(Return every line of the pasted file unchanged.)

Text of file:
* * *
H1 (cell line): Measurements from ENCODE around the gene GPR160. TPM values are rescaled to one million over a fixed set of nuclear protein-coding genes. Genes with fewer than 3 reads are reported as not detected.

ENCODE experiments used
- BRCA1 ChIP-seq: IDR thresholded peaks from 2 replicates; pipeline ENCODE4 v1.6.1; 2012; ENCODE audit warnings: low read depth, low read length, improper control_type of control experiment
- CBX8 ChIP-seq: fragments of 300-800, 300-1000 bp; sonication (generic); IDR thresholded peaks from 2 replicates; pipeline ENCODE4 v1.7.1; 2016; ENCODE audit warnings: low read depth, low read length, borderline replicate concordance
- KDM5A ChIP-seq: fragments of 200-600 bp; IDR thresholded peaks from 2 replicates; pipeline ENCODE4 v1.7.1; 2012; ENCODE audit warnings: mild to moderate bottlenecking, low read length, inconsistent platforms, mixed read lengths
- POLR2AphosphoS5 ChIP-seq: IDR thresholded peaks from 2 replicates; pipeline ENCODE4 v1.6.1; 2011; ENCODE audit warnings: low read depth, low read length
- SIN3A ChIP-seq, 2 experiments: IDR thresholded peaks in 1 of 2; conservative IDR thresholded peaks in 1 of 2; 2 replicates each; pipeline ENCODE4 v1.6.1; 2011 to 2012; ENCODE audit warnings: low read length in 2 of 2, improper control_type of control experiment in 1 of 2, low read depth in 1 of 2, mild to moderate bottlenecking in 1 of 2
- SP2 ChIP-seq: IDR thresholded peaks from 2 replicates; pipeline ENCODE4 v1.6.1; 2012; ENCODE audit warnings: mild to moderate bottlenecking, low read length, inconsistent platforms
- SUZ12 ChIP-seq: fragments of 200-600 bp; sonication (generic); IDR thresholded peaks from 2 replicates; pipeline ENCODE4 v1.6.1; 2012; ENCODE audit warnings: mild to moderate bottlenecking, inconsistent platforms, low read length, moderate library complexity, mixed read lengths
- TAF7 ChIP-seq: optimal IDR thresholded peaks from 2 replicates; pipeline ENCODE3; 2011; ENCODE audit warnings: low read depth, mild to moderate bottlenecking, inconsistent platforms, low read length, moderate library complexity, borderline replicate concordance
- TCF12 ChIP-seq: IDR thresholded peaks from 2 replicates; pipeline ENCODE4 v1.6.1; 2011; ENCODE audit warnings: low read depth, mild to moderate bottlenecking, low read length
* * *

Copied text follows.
H1 (cell line): Measurements from ENCODE around the gene GPR160. TPM values are rescaled to one million over a fixed set of nuclear protein-coding genes. Genes with fewer than 3 reads are reported as not detected.

ENCODE experiments used
- BRCA1 ChIP-seq: IDR thresholded peaks from 2 replicates; pipeline ENCODE4 v1.6.1; 2012; ENCODE audit warnings: low read depth, low read length, improper control_type of control experiment
- CBX8 ChIP-seq: fragments of 300-800, 300-1000 bp; sonication (generic); IDR thresholded peaks from 2 replicates; pipeline ENCODE4 v1.7.1; 2016; ENCODE audit warnings: low read depth, low read length, borderline replicate concordance
- KDM5A ChIP-seq: fragments of 200-600 bp; IDR thresholded peaks from 2 replicates; pipeline ENCODE4 v1.7.1; 2012; ENCODE audit warnings: mild to moderate bottlenecking, low read length, inconsistent platforms, mixed read lengths
- POLR2AphosphoS5 ChIP-seq: IDR thresholded peaks from 2 replicates; pipeline ENCODE4 v1.6.1; 2011; ENCODE audit warnings: low read depth, low read length
- SIN3A ChIP-seq, 2 experiments: IDR thresholded peaks in 1 of 2; conservative IDR thresholded peaks in 1 of 2; 2 replicates each; pipeline ENCODE4 v1.6.1; 2011 to 2012; ENCODE audit warnings: low read length in 2 of 2, improper control_type of control experiment in 1 of 2, low read depth in 1 of 2, mild to moderate bottlenecking in 1 of 2
- SP2 ChIP-seq: IDR thresholded peaks from 2 replicates; pipeline ENCODE4 v1.6.1; 2012; ENCODE audit warnings: mild to moderate bottlenecking, low read length, inconsistent platforms
- SUZ12 ChIP-seq: fragments of 200-600 bp; sonication (generic); IDR thresholded peaks from 2 replicates; pipeline ENCODE4 v1.6.1; 2012; ENCODE audit warnings: mild to moderate bottlenecking, inconsistent platforms, low read length, moderate library complexity, mixed read lengths
- TAF7 ChIP-seq: optimal IDR thresholded peaks from 2 replicates; pipeline ENCODE3; 2011; ENCODE audit warnings: low read depth, mild to moderate bottlenecking, inconsistent platforms, low read length, moderate library complexity, borderline replicate concordance
- TCF12 ChIP-seq: IDR thresholded peaks from 2 replicates; pipeline ENCODE4 v1.6.1; 2011; ENCODE audit warnings: low read depth, mild to moderate bottlenecking, low read length